Fundraiser delivers a jolt to Fort Dodge
AEDs will be installed at local businesses
The committee that organized the Prairie River Trails Ride in August delivered five automated external defibrillators to local businesses Wednesday, delivering a jolt to the community in more than one way.
The ride, which hoped for 25 riders, ended up with just over 200 on the day of the event, enough to raise more than $5,000 to deliver five AEDs to local businesses.
“Our family can get more than 25 people to anything,” joked Mike Doyle, father of Josh Doyle, the late construction worker honored by the first fundraiser.
Doyle died on his job site from a sudden heart problem, aortic dissection, that killed the 29-year-old two years ago.
An aortic dissection is a rare condition in which the inner layer of the large blood vessels branching off the heart tears, most common in men in their 60s and 70s.
But organizers were pleasantly surprised when Iowa Heart Center, of Fort Dodge, offered to donate two more of the lifesaving devices on top of that.
Recipients of the first AED donations were the Greater Fort Dodge Growth Alliance, Fort Museum and Frontier Village Opera House, Athletics for Education & Success’s Gym, the Oleson Park Bandshell and Harlan and Hazel Rogers Sports Complex.
Now, they’ll have to find a home for two more — a good problem to have.
The big heart Josh Doyle was known for found its way back to Fort Dodge, receiving a stronger response than organizers anticipated.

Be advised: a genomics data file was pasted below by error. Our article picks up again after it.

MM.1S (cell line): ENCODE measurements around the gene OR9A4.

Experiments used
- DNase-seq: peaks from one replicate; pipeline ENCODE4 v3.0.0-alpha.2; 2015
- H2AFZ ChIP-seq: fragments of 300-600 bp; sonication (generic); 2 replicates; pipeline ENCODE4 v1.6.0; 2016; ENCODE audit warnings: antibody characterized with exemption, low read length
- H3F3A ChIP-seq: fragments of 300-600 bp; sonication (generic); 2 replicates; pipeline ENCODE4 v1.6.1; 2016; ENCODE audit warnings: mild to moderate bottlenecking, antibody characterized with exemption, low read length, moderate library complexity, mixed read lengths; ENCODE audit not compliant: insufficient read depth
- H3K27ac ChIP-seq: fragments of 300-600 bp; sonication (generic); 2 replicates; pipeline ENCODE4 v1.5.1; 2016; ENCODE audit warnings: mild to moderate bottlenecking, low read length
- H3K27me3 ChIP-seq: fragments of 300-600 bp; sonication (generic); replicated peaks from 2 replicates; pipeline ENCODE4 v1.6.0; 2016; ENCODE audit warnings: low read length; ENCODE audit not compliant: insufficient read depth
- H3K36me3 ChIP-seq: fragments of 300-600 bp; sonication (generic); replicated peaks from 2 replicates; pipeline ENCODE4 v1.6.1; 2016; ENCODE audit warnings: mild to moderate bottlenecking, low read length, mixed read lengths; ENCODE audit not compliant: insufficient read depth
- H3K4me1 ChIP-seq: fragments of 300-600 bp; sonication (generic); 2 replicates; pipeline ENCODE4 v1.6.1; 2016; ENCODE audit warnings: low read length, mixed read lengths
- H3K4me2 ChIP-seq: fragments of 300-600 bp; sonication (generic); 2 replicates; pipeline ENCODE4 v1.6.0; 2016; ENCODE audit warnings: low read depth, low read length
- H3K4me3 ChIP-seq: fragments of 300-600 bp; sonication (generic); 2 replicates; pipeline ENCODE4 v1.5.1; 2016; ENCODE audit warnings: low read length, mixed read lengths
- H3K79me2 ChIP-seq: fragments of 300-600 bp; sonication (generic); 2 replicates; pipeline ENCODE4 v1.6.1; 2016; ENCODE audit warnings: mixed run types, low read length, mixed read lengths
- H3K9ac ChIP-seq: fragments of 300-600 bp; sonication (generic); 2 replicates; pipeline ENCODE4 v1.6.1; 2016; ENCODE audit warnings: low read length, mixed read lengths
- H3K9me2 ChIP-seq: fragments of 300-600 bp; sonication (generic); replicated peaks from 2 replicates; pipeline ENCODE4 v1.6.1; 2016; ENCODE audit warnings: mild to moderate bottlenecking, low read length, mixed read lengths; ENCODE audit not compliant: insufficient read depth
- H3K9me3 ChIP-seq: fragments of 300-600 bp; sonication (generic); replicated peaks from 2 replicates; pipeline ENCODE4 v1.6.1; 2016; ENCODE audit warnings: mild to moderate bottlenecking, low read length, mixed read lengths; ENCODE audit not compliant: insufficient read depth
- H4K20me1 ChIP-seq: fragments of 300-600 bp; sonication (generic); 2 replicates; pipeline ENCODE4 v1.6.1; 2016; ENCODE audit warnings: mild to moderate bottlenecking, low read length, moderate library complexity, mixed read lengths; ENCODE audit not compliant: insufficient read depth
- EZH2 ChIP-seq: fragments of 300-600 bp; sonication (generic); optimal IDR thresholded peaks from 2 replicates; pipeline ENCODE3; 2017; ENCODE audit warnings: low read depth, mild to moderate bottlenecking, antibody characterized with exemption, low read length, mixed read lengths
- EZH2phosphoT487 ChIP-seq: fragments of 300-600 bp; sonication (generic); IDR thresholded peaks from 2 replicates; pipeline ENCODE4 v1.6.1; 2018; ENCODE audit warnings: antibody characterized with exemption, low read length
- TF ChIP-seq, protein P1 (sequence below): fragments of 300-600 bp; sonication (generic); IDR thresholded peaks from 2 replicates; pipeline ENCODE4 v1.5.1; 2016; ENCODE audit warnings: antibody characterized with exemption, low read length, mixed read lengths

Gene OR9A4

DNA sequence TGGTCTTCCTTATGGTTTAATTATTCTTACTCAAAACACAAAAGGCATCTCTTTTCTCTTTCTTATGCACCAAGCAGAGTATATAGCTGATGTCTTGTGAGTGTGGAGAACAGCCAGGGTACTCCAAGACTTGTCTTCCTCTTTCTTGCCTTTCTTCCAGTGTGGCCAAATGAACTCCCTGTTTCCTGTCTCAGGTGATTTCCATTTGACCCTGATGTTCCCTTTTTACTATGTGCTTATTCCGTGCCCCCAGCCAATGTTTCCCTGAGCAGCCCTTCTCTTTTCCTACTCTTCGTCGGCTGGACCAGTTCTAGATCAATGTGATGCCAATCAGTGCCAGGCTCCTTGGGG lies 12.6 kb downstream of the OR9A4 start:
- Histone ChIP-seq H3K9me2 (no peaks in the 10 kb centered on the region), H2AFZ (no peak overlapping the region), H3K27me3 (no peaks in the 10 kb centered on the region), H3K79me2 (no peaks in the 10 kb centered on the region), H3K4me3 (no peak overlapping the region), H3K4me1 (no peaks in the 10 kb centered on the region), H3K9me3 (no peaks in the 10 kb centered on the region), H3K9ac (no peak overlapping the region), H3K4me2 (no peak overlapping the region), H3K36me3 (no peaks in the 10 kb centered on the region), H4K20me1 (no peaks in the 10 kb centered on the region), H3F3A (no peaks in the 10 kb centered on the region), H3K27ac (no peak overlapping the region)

In addition to raising awareness of cardiovascular health, the fundraiser has helped elevate awareness of Fort Dodge’s trails.
“The biggest thing is community engagement,” said Lori Branderhorst, director of Fort Dodge parks, recreation, and forestry. “To get people out on our trails is huge.”
Organizer Bruce Breeser said the promotion is already working, with new people using the trails since they first saw them on the fundraiser’s ride.
Branderhorst said the trails ride has served as a catalyst for the city’s trails, sparking interest with another group that is planning to do monthly trail rides.
“That was because a lot of them participated in this trail ride,” she said.
It’s an organic response the city couldn’t buy from a public relations or marketing firm, and one Branderhorst said her department is grateful for.
“The city and county don’t have the resources or personnel to program the trail,” she said. “We’ve been building them. This organic committee, this is what Fort Dodge is about.”
The interest sparked by the ride and donation has brought perhaps more in spirit than a few thousand bucks from the ride’s registration fees ever could.
“It’s a big donation to the community,” Branderhorst said, in more than one way. “We really count on these volunteer groups to promote the trails.”
She said the city is trying to get a formal committee running, sponsored by the city, that can involve the city officially in more marketing and promotion of the local trail system as it starts to implement its Webster County Hike and Bike Trail Master Plan.
“You’ve got engaged people that are truly selfless about this whole thing,” she said. “It’s a pretty big deal.”
Already, Breeser said the group can’t wait to plan next year’s event, which they would like to take down Central Avenue.
The event may change its cause or beneficiary to raise awareness of different concerns that touch the community each year.
“What a great thing you’ve done,” is the feedback Breeser keeps hearing.
He wanted to plan something with a purpose, and he found one.
Breeser reminds riders who did not pick up their T-shirt the day of the event to pick them up at their earliest convenience at River Hops Brewing, 1014 Central Ave.